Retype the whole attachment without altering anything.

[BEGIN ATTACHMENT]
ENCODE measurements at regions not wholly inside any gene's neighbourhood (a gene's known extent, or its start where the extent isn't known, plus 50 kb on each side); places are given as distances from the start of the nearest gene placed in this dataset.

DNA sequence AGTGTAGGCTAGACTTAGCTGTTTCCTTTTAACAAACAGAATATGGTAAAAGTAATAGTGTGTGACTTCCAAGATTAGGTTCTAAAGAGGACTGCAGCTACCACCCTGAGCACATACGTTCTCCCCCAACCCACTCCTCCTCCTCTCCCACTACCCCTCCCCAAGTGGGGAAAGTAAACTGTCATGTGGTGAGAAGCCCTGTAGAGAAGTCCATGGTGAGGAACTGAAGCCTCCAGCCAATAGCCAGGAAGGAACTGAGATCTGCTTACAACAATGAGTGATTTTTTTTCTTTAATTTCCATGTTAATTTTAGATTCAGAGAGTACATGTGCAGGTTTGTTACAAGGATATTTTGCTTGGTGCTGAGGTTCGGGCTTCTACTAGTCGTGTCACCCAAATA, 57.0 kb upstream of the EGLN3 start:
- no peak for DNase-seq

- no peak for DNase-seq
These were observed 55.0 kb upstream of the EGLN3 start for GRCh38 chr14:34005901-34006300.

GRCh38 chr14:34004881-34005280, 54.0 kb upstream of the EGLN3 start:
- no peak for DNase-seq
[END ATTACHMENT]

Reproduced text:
ENCODE measurements at regions not wholly inside any gene's neighbourhood (a gene's known extent, or its start where the extent isn't known, plus 50 kb on each side); places are given as distances from the start of the nearest gene placed in this dataset.

DNA sequence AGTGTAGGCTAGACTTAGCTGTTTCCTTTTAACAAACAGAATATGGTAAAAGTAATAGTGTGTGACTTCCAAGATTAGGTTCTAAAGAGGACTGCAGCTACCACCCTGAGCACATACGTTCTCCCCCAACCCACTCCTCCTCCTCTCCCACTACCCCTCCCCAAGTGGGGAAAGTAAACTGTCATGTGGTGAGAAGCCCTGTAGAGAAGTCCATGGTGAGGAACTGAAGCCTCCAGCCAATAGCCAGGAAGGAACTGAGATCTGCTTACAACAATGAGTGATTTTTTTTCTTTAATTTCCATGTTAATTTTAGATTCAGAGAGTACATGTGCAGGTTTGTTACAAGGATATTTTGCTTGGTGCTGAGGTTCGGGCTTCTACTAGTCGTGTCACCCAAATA, 57.0 kb upstream of the EGLN3 start:
- no peak for DNase-seq

- no peak for DNase-seq
These were observed 55.0 kb upstream of the EGLN3 start for GRCh38 chr14:34005901-34006300.

GRCh38 chr14:34004881-34005280, 54.0 kb upstream of the EGLN3 start:
- no peak for DNase-seq